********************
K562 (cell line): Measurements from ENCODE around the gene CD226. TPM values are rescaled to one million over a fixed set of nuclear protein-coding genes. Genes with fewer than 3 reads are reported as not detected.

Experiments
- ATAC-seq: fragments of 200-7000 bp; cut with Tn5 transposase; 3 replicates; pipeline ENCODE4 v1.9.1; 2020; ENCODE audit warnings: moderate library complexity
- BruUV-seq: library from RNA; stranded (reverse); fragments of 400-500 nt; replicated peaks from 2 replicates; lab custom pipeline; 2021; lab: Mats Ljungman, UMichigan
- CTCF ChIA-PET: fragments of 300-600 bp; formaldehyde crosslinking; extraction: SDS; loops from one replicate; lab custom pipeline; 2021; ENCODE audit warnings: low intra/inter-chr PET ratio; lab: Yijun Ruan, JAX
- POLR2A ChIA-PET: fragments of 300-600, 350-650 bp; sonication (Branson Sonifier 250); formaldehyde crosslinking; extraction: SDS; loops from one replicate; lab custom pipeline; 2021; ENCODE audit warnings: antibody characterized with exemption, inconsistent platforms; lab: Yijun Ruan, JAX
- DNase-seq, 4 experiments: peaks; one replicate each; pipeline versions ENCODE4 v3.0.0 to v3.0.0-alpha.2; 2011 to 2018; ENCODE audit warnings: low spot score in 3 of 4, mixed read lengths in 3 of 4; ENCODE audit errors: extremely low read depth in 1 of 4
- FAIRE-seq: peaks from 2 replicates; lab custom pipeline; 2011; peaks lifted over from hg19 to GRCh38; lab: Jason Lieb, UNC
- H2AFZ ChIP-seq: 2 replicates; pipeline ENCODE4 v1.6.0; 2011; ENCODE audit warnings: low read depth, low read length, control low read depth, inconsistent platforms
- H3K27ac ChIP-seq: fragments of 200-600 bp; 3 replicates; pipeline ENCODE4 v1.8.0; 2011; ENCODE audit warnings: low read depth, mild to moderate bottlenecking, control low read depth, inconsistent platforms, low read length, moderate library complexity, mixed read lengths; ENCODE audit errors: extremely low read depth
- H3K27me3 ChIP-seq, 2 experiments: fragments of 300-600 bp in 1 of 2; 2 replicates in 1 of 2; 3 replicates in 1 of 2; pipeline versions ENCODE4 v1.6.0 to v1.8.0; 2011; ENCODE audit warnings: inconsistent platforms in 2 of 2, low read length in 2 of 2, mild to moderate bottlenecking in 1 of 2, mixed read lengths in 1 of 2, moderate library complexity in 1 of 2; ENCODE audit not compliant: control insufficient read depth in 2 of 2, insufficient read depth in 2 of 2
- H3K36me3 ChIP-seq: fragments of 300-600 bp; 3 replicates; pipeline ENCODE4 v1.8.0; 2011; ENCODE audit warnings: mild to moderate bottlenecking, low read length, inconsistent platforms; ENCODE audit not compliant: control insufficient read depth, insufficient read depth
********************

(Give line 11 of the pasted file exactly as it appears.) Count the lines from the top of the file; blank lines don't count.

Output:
- H3K27me3 ChIP-seq, 2 experiments: fragments of 300-600 bp in 1 of 2; 2 replicates in 1 of 2; 3 replicates in 1 of 2; pipeline versions ENCODE4 v1.6.0 to v1.8.0; 2011; ENCODE audit warnings: inconsistent platforms in 2 of 2, low read length in 2 of 2, mild to moderate bottlenecking in 1 of 2, mixed read lengths in 1 of 2, moderate library complexity in 1 of 2; ENCODE audit not compliant: control insufficient read depth in 2 of 2, insufficient read depth in 2 of 2